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Fancy feet: Savion Glover.

Tap Master
By Mae G. Banner

Savion Glover
The Egg, Oct. 29

Savion Glover is more than a phenomenon; he is a force of nature. Back at the Egg last Friday for his third annual gig, Glover has found new ways to amaze an already smitten audience.

Years ago, he taught us that tap is far more than the steps we learned from Hollywood musicals. Tap is, and always has been, integral to jazz. Glover’s feet are his drums and he wields them with power and finesse.

In Friday’s Improvography concert, Glover was chief soloist and also conductor of a four-man combo: Danny Nixon on piano; Patience Higgins, saxophone; Brian Grice, drums; and Andy McCloud, bass. Glover would focus on one of his colleagues,most often the pianist, moving in close and facing the player. He would establish the groove and Nixon or Higgins would pick it up and toss it back to the non-stop hoofer, who would take it for a long, stage-covering ride.

Improvography, a term Glover says he learned from his honored mentor, the late Gregory Hines, captures Glover’s music perfectly. The improv part is jazz’s artistic hallmark: instant composition. The “ography” tag reminds us that all these startling rhythms, counter-rhythms and delicate melodies are part of the jazz and tap lexicon. They are the known tools at the hoofer’s disposal, available to recombine in new ways.

Martha Graham called her autobiography Blood Memory. Glover draws on a reservoir of musical memory that encompasses the whole history of tap and reaches beyond to ancient sources as he creates music before your eyes.

Note that his work has charms for the eyes as well as the ears. Glover is known for facing his colleagues rather than the audience, for dancing with his head bent, the better to connect with the vibrating dance floor. But, he continues to grow and change. This time, he turned to us occasionally, spoke to us, scatted and growled, and played out repetitive rhythms so cleanly that his bent-kneed body and rippling feet made accented pictures in the air like the loops in a Jackson Pollock painting.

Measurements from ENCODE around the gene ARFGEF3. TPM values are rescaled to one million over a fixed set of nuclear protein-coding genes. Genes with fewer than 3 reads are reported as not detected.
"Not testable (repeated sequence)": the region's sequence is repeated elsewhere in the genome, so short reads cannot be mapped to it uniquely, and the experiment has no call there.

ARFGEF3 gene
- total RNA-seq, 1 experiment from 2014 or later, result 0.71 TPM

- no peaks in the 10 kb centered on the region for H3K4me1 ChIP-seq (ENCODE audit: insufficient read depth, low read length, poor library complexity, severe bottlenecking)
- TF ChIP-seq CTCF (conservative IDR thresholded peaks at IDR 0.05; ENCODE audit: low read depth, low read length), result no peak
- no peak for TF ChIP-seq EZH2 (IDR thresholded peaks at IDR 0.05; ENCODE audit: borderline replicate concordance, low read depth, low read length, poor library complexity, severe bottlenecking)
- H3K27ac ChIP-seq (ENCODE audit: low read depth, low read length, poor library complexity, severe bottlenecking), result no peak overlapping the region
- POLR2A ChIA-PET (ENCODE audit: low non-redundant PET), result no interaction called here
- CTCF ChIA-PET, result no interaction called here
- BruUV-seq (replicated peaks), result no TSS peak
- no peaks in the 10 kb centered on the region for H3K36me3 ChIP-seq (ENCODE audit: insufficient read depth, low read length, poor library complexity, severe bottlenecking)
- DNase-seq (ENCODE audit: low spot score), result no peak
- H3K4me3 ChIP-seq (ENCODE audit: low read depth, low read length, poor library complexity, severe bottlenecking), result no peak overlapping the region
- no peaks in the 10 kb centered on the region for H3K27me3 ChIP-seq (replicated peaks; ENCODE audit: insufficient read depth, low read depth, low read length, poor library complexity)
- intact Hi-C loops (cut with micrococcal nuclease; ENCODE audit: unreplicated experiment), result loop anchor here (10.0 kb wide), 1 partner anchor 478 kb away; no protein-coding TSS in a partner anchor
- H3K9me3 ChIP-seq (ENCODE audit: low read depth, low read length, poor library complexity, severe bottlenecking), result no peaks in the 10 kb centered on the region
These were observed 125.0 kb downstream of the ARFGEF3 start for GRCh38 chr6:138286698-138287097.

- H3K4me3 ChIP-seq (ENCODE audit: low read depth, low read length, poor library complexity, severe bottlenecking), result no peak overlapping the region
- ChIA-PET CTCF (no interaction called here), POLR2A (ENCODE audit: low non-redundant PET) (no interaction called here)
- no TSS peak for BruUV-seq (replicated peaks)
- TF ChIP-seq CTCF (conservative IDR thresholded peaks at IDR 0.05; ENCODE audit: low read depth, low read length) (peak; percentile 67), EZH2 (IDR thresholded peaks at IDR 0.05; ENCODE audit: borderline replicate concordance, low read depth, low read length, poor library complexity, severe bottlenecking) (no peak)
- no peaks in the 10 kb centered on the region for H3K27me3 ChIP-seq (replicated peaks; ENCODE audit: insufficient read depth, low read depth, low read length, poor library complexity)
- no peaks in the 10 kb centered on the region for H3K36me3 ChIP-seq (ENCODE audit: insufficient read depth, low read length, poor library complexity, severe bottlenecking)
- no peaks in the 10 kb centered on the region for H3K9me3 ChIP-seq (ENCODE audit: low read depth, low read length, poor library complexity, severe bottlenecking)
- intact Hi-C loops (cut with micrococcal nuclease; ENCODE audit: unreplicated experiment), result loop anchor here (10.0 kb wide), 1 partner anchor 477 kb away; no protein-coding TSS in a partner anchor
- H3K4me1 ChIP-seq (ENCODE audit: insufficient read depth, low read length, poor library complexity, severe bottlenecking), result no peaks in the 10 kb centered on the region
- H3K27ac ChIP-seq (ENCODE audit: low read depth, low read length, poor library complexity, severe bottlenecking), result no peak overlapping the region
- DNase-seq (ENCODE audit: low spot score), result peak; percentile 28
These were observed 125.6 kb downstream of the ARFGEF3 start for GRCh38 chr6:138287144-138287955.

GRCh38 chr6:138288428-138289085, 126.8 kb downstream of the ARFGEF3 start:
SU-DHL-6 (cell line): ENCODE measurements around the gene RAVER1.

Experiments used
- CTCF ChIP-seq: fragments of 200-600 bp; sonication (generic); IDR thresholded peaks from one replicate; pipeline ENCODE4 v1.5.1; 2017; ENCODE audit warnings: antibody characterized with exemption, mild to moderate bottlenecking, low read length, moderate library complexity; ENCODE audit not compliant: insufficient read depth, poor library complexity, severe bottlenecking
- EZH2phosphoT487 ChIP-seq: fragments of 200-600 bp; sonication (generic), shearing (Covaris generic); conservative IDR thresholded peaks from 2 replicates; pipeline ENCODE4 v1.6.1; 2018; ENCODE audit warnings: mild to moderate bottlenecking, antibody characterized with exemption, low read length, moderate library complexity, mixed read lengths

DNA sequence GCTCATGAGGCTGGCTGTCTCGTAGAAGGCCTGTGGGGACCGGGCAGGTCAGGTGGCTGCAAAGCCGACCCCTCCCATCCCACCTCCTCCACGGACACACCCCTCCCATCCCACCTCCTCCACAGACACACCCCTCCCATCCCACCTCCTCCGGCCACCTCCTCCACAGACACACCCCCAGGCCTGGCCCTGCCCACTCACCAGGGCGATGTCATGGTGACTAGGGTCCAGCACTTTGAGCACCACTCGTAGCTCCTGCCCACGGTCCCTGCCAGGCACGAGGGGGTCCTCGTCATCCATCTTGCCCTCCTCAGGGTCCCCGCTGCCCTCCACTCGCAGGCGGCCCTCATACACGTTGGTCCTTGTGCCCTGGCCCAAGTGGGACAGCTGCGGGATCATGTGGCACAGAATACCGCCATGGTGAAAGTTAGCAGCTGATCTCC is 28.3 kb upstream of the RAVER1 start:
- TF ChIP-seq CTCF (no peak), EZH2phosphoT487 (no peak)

Last year’s concert was half Glover, half his group of young dancers. This year, we saw nearly 100-percent Glover, with only a couple of turns for the ensemble of five youngsters, including the 15-year-old Cartier Williams. The Ti Dii crew are fun to watch, but, good as they are, they remain shadows of Glover, so it was great that the 30-year-old master gave so generously of his genius as a soloist.

Like other jazzmen, Glover can shape any kind of music to his improvisatory will. He and the combo (set up at center stage on a platform partly enclosed by reflective plexiglass) began with “Inch Worm”—imagine Glover’s feet “measuring the marigolds”—and went on to blues; a Latin-touched passage in which the bassist strummed his instrument like a guitar; an ear-ripping abrasive turn in which Glover scraped his heel across the stage over and over, while the bassist used his bow; some nice scatting to “Take the A Train,” and a final, instructive composition, “The Stars and Stripes Forever—For Now.”

Rap and hip-hop were part of the mix. So was African drumming, when Glover would speak with one foot and his other foot would answer with a different rhythm. Watching him in perpetual motion can be exhausting, yet Glover never seems drained. He solos like Max Roach; just when you get comfortable with an ongoing rhythm, he switches to a new one and pulls you along.

In one beautiful moment among many, Glover, in duet with the alto sax, reached out his arms and began to gather in the music, then cast it out again, like sowing seed. Almost in a trance, he began to pivot on one foot, turning and turning like Thelonius Monk. Glover pulls you into a smoky dream, a man possessed by the music.

Glover is steeped in the jazz tradition of colleagueship. At least three times, he introduced the members of the combo. When the moment was right, he would quiet his feet, vamping while another soloist shone. Honoring his musical ancestors, he wore around his neck a laminated photo of Gregory Hines, like an ID tag that would permit him to enter this jazz world. This tag on its long chain would whip around as Glover danced.

In a final formal gesture, Glover slipped off his shoes and laid first one, then the other, on the floor, crossing them like a pair of drumsticks, then left the stage. It was a silent prayer.


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